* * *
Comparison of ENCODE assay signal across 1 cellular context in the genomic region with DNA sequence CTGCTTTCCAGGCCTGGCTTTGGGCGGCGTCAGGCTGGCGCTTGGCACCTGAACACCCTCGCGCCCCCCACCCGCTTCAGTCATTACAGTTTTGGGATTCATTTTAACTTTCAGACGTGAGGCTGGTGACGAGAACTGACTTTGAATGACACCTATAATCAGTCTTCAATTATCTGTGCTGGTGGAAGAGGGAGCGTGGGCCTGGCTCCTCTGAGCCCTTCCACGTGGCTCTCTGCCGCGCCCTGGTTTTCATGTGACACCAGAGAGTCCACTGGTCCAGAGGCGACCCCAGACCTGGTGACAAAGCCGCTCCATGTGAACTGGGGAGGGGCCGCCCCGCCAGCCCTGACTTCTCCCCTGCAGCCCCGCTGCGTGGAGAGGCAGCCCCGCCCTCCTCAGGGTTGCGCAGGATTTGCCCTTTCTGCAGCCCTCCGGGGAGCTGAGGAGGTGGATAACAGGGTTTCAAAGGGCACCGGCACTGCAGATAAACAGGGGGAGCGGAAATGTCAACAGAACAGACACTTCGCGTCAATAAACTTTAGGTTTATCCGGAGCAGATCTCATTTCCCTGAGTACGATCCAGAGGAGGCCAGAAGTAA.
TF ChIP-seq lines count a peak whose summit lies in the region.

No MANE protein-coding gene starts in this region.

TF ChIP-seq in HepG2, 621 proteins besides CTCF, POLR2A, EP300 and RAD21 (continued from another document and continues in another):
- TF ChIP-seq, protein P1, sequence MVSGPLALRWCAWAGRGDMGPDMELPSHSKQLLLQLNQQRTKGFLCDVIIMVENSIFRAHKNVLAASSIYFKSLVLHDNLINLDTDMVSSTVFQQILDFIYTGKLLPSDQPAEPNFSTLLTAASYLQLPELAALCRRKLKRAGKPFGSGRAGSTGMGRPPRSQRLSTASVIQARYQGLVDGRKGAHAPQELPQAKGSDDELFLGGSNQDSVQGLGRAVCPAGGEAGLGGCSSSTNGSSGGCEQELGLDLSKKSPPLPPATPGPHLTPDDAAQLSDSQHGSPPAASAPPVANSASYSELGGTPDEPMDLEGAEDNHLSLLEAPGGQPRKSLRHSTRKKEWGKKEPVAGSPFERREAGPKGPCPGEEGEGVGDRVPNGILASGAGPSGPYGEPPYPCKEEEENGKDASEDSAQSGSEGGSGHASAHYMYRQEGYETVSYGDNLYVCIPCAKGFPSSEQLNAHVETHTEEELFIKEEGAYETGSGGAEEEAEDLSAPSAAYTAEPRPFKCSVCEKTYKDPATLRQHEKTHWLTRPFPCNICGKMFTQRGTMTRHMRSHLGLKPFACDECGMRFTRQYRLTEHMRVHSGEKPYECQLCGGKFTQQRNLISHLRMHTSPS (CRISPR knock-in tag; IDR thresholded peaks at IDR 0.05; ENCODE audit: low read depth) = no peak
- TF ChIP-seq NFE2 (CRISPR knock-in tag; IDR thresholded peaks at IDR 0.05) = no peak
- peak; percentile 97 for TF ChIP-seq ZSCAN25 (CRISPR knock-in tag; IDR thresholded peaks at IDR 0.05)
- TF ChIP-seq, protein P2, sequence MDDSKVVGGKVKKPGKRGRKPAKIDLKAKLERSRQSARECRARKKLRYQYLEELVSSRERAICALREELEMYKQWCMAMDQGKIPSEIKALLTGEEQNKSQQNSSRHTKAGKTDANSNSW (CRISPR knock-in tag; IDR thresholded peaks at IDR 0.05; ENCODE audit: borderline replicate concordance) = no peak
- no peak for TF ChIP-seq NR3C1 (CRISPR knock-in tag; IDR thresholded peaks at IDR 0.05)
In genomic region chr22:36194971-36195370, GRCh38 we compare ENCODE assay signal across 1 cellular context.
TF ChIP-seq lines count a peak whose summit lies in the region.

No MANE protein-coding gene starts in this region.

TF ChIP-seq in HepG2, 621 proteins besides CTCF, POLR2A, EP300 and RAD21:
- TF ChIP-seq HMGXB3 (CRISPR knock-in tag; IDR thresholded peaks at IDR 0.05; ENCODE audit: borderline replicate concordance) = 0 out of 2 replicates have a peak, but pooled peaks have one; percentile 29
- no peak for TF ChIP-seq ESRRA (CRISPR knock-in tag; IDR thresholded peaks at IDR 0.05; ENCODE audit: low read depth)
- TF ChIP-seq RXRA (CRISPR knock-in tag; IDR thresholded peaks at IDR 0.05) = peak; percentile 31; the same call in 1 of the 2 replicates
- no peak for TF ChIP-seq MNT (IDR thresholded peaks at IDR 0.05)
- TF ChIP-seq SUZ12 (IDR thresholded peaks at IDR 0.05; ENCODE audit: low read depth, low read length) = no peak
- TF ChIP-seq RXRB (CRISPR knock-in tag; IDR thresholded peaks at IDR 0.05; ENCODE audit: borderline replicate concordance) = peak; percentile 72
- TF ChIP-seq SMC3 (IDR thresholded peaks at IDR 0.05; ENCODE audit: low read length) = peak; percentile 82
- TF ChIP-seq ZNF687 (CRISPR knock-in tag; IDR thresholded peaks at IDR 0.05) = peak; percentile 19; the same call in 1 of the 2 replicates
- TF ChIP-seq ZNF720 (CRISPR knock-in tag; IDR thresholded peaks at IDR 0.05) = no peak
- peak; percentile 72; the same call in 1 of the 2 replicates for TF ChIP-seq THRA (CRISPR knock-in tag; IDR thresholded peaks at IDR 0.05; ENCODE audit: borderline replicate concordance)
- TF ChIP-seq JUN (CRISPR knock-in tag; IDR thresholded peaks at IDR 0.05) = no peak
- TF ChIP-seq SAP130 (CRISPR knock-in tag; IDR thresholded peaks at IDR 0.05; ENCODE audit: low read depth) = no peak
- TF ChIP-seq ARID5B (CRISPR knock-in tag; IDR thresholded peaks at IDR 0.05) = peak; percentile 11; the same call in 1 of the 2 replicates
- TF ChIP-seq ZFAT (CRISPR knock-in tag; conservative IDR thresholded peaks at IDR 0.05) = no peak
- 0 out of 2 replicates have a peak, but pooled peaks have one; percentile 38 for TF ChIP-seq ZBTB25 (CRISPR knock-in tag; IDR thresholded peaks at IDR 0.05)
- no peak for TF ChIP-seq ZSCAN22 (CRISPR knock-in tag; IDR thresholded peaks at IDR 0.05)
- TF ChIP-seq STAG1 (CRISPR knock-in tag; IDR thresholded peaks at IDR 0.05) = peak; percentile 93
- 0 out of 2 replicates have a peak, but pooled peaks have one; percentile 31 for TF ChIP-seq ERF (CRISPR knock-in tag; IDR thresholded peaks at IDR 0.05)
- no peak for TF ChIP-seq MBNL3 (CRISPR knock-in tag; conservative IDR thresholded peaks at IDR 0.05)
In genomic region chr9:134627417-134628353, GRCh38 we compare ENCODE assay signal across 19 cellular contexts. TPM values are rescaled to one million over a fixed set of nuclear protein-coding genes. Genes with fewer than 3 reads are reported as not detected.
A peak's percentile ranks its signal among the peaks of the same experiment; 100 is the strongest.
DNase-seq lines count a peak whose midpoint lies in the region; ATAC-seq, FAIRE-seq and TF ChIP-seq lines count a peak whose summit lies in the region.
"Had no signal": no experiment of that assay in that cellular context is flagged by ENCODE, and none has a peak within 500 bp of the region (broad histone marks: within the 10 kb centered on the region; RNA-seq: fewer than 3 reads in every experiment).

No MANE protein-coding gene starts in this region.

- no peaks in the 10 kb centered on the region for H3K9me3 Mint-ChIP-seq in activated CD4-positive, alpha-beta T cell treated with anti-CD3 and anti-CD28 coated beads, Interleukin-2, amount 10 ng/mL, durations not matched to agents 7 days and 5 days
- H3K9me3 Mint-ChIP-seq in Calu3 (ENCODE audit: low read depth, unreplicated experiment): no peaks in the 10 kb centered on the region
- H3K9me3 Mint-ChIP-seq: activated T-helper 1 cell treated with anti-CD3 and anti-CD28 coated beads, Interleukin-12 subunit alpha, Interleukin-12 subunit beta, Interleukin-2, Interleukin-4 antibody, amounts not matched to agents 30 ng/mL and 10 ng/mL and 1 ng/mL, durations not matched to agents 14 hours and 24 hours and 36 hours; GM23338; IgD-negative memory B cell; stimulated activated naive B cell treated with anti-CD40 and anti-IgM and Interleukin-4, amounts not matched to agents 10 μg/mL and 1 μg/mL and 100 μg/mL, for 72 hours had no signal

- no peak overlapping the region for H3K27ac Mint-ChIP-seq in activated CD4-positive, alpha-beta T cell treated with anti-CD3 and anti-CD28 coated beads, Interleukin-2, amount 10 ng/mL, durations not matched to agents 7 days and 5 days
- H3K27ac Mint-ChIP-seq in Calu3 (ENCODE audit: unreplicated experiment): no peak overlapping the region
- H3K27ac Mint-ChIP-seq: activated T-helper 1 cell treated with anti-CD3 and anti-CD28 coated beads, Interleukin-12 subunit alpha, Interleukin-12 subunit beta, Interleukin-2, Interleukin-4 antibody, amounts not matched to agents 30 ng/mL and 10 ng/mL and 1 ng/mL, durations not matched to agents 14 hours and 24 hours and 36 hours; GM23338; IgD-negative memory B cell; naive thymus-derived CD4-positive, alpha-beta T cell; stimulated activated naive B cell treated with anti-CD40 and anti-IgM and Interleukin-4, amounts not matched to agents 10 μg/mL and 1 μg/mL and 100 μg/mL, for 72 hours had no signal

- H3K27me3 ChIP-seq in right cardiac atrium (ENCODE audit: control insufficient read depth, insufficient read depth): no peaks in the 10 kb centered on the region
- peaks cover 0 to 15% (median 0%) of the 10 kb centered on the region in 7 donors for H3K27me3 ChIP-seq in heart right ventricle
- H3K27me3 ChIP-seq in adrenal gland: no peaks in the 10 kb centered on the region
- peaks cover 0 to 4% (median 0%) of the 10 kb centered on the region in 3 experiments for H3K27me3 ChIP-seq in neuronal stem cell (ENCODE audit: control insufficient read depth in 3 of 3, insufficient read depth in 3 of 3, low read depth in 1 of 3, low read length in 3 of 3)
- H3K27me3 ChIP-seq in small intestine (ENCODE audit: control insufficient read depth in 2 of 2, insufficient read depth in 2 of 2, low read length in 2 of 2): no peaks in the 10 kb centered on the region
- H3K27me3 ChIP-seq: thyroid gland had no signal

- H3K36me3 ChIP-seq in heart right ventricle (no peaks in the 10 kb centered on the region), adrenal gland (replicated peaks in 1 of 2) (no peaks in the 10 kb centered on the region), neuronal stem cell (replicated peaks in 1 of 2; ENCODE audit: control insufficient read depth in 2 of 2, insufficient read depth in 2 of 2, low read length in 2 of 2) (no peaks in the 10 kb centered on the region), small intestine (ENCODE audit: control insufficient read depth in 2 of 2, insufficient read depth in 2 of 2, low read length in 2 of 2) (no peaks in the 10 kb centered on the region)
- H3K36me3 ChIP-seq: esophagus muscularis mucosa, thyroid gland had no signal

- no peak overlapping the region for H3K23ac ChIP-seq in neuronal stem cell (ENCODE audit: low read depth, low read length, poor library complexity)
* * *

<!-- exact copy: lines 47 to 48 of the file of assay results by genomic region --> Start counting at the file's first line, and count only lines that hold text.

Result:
- peaks cover 0 to 4% (median 0%) of the 10 kb centered on the region in 3 experiments for H3K27me3 ChIP-seq in neuronal stem cell (ENCODE audit: control insufficient read depth in 3 of 3, insufficient read depth in 3 of 3, low read depth in 1 of 3, low read length in 3 of 3)
- H3K27me3 ChIP-seq in small intestine (ENCODE audit: control insufficient read depth in 2 of 2, insufficient read depth in 2 of 2, low read length in 2 of 2): no peaks in the 10 kb centered on the region